• The discontinuation of Social Security Number (SSN)-based Medicare identifiers by CMS and the distribution of a new 11-byte Medicare Beneficiary Identifier (MBI)-based card to each Medicare beneficiary by April 2019 as required by Section 501 of the Medicare Access and CHIP (Children’s Health Insurance Program) Reauthorization Act (MACRA) of 2015 was confirmed. Fields formerly labeled as “Health Insurance Claim Number” (HICN) have been relabeled as “Medicare ID” and will accept either the traditional HICN or the new MBI[1].

• Information regarding the Verifying Jurisdiction and Calculation Method for Medical Review was updated. Under Section 9.4.4 Medical Review of the WCMSA Reference Guide, CMS explains that the Workers’ Compensation Review Center/Contractor (WCRC) follows ten steps in its medical review process. The fifth step is to verify the jurisdiction and calculation method. Updates have been made to this fifth step of medical review, specifically in the tables describing the order of jurisdictional precedence (broken down between updated Table 9-1 covering “Normal Pricing) and the new table, Table 9-2 covering “Other Pricing”). The general rules for verifying jurisdiction have not changed[2].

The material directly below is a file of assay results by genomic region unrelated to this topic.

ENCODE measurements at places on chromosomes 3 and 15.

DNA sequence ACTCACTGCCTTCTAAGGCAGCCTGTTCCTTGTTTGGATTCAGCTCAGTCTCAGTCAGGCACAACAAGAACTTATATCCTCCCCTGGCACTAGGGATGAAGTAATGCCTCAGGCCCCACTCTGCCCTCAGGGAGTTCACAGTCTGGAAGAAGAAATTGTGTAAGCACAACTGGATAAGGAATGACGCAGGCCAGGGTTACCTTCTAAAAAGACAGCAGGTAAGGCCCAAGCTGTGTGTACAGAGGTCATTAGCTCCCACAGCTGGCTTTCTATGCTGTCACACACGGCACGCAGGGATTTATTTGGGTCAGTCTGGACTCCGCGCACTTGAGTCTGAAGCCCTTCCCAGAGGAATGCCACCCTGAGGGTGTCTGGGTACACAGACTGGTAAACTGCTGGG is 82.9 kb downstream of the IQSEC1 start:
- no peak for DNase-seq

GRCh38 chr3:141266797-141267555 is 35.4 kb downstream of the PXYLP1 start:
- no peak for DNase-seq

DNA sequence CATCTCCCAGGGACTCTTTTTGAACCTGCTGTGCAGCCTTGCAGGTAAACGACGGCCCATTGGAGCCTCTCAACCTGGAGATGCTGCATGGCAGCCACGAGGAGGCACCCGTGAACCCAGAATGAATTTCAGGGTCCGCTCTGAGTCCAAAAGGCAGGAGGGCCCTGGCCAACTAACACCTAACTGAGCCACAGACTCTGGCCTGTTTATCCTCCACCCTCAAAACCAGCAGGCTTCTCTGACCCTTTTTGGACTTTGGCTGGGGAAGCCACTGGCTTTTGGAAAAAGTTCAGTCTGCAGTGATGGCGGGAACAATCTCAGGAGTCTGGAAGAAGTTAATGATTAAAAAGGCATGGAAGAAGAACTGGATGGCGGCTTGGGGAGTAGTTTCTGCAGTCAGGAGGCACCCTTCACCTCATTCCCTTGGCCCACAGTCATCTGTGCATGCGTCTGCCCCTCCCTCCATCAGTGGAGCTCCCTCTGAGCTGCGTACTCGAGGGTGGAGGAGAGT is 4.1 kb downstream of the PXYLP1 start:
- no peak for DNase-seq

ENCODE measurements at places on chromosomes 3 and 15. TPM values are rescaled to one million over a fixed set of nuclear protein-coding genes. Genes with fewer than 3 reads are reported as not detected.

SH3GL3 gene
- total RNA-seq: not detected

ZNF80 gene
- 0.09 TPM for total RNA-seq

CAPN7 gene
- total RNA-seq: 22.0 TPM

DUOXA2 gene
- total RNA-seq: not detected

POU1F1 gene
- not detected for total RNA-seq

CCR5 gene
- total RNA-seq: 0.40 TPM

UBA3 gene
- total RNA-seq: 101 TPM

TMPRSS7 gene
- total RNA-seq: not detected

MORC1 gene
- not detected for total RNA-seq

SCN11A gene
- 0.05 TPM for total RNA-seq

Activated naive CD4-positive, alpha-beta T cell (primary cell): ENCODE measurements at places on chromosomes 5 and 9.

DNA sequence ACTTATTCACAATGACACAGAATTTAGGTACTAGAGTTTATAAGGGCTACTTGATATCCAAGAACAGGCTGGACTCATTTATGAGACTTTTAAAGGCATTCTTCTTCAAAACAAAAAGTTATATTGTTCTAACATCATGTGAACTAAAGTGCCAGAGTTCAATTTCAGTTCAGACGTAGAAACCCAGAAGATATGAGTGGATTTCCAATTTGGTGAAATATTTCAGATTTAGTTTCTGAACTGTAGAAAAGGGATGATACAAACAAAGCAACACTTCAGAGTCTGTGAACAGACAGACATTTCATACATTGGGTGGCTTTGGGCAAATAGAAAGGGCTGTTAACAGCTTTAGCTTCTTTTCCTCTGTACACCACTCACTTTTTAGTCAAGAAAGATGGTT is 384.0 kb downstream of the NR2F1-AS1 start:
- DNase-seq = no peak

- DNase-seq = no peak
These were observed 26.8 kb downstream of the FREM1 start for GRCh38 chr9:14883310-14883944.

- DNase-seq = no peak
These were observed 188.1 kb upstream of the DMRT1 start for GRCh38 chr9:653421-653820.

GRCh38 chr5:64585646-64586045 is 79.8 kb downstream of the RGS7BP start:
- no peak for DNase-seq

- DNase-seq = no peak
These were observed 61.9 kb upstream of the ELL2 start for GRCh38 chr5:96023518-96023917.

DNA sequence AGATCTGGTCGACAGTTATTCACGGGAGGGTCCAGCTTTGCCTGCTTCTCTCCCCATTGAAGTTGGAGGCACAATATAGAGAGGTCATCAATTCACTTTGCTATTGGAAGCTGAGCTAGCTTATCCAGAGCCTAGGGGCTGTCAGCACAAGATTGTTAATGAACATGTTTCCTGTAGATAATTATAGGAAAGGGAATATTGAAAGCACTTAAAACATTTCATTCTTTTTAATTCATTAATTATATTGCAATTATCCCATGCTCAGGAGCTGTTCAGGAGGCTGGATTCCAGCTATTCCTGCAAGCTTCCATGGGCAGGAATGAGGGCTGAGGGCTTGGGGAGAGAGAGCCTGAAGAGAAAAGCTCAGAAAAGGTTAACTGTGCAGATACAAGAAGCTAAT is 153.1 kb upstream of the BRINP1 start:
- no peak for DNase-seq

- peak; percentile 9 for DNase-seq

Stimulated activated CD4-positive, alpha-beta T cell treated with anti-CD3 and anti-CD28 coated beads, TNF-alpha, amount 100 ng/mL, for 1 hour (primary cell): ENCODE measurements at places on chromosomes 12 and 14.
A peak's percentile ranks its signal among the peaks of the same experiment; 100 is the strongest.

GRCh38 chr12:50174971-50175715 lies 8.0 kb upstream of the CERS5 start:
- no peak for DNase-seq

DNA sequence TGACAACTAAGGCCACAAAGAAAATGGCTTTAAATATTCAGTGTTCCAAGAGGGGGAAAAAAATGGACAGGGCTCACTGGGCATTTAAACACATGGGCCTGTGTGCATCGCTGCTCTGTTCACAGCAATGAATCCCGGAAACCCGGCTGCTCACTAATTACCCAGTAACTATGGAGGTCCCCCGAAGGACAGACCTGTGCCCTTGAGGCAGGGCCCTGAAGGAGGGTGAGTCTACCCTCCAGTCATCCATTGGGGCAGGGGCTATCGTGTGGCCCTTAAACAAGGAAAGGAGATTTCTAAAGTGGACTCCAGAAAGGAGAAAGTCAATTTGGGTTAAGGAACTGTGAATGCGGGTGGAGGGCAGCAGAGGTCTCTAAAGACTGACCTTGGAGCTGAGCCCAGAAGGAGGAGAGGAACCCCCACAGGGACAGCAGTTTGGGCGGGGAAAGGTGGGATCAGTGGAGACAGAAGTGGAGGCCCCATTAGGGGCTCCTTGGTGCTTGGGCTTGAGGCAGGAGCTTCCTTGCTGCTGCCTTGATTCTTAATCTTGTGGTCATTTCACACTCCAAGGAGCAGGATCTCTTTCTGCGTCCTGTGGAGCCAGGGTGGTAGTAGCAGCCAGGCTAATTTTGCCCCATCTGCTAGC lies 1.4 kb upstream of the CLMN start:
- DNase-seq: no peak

The order of jurisdictional precedence will follow the charts listed in Table 9-1 and Table 9-2.

Table 9-1 is the same as in version 2.7 except for scenario number 6, where it now explains (by example) that if the WC carrier’s attorney does not have an address in the state in which the WC claim was filed, pricing will be based on the zip code where the injury occurred.

Table 9-2 is a new table for the WCMSA Reference Guide with highlights listed below.

  • If a case is filed with the U.S. Department of Labor Office of Workers’ Compensation Programs (OWCP); pricing is based using the OWCP Fee schedule
  •  If submitted documentation indicates that a proposed WCMSA amount is based on a Longshore Harbor Workers’ Compensation Act (Longshore Act) settlement; pricing is based on the OWCP fee schedule for the zip code of claimant’s residence, unless the submitter specifies actual charges